Inter Press Service
Despite the clear opposition of the Barack Obama administration and apparent ambivalence on the part of the right-wing government in Israel, neo-conservative hawks here have set their sights on Syrian President Bashar al-Assad who they hope will be the next domino to fall to the so-called "Arab Spring".
In a much-noted op-ed published Saturday by the Washington Post, Elliott Abrams, who served as George W. Bush's top Mideast adviser, called for the administration to take a series of diplomatic and economic measures similar to those taken against Libya before the U.S. and NATO's military intervention, to weaken Assad's hold on power and embolden the opposition.
He was joined the same day by the Wall Street Journal's hard-line editorial page which urged Washington to support the opposition "in as many ways as possible".
"It's impossible to know who would succeed Assad if his minority Allawite regime fell, but it's hard to imagine many that would be worse for U.S. interests," the Journal's editorial board asserted. Its increasingly neo-conservative counterpart at the Washington Post, which last week called Assad "an unredeemable thug", urged the administration to side "decisively with those in Syria seeking genuine change".
And on Tuesday, a major candidate for the 2012 Republican presidential nomination, former Minnesota Gov. Tim Pawlenty, chimed in with a full-throated endorsement of Abrams' recommendations and described Assad himself as a "killer".
The latest campaign, which comes as the administration finds itself ever more deeply embroiled in a civil war in Libya and remains pre-occupied by challenges to friendly regimes in Bahrain and Yemen, was launched as it became clear over the past week that Assad faces what most observers here believe is the biggest crisis of his nearly 11-year-old reign.
More than 60 people have reportedly been killed in clashes between protestors and police around the country since demonstrations erupted in the southern town of Dera'a two weeks ago.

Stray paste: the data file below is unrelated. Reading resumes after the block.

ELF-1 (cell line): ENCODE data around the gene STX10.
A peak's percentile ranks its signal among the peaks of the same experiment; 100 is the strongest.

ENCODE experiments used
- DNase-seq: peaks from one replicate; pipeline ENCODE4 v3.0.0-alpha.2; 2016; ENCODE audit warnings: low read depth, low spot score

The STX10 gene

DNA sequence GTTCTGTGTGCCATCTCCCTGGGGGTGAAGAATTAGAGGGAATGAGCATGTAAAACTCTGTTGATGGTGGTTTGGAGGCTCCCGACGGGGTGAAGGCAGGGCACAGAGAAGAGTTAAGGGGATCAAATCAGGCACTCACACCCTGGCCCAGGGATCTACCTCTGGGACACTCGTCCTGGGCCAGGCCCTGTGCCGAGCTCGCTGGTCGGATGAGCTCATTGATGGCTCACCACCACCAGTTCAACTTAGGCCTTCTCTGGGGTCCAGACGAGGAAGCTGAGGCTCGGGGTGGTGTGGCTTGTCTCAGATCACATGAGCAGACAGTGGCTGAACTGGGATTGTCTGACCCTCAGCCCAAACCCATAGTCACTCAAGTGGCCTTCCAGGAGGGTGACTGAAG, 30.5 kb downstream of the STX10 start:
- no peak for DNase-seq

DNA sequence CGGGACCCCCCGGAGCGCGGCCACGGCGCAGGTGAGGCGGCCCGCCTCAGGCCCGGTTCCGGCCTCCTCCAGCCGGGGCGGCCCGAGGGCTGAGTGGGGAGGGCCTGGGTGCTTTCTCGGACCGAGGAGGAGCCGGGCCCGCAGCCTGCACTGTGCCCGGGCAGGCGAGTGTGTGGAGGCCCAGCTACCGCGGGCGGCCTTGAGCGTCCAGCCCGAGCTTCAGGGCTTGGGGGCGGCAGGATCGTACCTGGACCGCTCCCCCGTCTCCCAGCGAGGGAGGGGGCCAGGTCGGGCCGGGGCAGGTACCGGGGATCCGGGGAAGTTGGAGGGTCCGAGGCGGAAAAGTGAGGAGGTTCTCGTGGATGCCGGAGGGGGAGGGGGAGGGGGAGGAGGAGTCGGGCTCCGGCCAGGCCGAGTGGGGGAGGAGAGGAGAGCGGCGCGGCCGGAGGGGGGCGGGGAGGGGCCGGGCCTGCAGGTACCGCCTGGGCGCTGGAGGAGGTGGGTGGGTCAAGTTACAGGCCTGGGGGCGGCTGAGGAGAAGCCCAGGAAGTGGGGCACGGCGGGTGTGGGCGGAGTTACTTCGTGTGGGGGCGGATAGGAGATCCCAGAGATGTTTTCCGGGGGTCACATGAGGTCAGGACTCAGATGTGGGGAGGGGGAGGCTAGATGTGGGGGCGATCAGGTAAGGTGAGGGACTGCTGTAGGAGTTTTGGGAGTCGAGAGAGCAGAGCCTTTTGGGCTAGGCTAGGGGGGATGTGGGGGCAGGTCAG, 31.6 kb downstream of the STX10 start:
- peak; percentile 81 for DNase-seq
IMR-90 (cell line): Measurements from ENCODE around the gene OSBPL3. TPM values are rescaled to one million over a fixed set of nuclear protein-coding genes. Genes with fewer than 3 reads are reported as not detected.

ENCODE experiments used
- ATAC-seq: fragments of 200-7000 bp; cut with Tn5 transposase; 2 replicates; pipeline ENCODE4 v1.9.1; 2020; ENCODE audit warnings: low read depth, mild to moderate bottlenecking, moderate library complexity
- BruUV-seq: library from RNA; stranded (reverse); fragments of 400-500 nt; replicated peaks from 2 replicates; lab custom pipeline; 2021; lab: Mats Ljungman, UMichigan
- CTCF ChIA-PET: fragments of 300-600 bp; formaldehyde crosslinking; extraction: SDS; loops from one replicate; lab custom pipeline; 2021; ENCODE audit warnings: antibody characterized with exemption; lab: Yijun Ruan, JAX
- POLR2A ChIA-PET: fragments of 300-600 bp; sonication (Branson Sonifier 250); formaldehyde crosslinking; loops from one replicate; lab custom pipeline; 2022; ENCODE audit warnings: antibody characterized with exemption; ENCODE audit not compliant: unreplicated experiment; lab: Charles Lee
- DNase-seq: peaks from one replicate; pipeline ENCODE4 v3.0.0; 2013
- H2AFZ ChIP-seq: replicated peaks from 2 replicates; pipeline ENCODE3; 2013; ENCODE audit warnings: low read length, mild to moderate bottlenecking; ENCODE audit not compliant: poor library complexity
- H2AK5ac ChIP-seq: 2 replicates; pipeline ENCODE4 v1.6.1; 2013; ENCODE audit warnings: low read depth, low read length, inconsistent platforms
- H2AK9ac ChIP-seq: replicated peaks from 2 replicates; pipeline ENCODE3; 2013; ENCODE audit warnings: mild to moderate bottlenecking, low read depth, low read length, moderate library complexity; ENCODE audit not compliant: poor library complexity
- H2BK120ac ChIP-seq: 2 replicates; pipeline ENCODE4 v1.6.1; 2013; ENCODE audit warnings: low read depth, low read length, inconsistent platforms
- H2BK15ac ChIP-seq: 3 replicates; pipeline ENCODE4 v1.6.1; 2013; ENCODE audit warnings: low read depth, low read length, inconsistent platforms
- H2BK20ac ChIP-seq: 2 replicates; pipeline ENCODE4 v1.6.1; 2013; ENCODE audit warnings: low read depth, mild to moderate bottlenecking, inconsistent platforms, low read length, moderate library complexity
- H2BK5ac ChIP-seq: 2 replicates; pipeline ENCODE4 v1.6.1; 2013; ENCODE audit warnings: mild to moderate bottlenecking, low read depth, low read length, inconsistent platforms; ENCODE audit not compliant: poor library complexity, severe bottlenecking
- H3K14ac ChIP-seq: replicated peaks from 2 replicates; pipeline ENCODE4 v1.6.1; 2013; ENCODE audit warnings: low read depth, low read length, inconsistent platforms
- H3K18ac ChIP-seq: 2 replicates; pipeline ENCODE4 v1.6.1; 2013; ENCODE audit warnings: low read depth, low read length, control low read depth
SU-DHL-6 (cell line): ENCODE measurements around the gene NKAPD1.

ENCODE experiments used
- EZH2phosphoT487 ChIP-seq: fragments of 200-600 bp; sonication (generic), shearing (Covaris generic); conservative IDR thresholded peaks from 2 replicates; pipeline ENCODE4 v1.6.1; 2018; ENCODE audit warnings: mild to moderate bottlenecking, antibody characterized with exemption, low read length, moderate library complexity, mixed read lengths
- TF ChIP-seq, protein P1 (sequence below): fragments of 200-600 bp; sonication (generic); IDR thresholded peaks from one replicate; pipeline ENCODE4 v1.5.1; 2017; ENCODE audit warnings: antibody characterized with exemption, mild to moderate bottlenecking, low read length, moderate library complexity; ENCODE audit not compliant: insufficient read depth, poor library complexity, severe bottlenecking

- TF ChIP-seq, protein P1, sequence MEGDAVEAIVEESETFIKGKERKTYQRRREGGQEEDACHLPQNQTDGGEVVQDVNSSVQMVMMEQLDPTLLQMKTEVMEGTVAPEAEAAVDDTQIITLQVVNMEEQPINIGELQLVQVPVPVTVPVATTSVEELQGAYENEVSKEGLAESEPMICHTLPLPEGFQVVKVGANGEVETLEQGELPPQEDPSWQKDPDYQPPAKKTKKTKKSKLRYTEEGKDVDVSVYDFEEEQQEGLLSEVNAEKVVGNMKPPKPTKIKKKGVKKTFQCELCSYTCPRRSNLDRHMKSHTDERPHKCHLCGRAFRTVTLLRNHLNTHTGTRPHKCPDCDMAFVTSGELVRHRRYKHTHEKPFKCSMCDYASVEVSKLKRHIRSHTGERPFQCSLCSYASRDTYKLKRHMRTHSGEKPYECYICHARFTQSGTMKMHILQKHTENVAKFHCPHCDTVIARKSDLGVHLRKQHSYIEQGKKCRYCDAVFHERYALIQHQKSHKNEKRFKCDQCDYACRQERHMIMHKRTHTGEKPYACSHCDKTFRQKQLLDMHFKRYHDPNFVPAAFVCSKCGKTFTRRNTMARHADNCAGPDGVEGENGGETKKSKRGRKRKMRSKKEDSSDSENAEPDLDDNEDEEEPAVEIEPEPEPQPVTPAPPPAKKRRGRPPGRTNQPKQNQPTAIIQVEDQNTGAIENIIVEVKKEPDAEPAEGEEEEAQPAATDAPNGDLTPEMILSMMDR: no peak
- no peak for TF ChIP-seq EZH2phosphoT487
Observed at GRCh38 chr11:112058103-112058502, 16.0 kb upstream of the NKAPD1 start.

Expectations that Assad, who dismissed his government Tuesday, would announce a series of reforms, including an end to a nearly 50-year-old emergency law, were dashed Wednesday when he blamed "conspiracies" for the unrest in a speech to parliament. Although he suggested that major reforms were indeed impending, he failed to specify either what they were or when they might be implemented.
"There will be more demonstrations," predicted Bassam Haddad, a Syria expert at George Mason University, who added that the regime remains divided between reformists and conservatives. "If Bashar gets his way, I feel the response [to further protests] will be mild. But if the hard-liners get their way, there will be a crackdown that will have a snowball effect and that could turn into a nightmare for the regime."
That would likely be welcomed by the neo-conservatives, some of whom have already suggested that a violent repression will enable them to invoke Washington's intervention against Libya as a precedent for taking strong action against his regime.
The Obama administration, which has tried to engage Damascus as part of a broader strategy to weaken its alliance with Iran, has regarded Assad himself as reform-minded, but limited in his ability to move against an entrenched opposition in the security forces and his ruling Baath party.
On Sunday, Secretary of State Hillary Clinton described Assad as a "different leader", noting that "many of the members of Congress who have gone to Syria in recent months have said they believe he's a reformer."